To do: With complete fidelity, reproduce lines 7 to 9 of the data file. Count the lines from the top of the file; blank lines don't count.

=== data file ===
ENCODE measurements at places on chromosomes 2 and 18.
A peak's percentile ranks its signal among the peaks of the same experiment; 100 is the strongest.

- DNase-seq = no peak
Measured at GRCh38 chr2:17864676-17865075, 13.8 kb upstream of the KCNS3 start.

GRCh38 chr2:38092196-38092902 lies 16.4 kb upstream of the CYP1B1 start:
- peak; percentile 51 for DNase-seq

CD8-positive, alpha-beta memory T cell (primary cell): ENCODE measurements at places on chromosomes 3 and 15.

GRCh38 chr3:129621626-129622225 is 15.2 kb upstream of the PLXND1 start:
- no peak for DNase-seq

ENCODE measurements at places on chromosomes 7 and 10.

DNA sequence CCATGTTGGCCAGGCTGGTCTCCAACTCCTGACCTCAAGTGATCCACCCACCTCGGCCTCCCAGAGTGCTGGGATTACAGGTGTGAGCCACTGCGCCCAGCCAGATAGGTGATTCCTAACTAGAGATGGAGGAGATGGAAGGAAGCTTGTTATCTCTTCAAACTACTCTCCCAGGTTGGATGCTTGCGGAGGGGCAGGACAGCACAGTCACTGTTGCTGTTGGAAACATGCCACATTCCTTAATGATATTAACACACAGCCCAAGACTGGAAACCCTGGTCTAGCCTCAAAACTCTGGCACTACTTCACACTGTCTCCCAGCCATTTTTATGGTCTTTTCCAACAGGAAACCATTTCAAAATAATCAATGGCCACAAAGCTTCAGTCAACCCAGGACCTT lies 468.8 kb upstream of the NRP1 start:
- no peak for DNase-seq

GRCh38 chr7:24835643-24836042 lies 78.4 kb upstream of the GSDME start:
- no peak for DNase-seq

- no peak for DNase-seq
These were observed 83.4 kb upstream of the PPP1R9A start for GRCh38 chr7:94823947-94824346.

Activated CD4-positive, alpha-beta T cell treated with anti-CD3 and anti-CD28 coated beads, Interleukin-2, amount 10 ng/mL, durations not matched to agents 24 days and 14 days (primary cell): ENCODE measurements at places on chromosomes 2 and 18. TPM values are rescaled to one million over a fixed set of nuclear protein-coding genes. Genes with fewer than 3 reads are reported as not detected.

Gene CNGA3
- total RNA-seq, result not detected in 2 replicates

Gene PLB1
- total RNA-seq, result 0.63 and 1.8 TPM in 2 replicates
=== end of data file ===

CD8-positive, alpha-beta memory T cell (primary cell): ENCODE measurements at places on chromosomes 3 and 15.

GRCh38 chr3:129621626-129622225 is 15.2 kb upstream of the PLXND1 start:
- no peak for DNase-seq